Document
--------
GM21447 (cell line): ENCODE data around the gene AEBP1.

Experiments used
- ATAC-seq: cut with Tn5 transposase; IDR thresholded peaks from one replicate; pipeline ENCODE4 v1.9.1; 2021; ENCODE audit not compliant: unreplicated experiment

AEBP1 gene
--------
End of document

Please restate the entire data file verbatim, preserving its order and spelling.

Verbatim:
GM21447 (cell line): ENCODE data around the gene AEBP1.

Experiments used
- ATAC-seq: cut with Tn5 transposase; IDR thresholded peaks from one replicate; pipeline ENCODE4 v1.9.1; 2021; ENCODE audit not compliant: unreplicated experiment

AEBP1 gene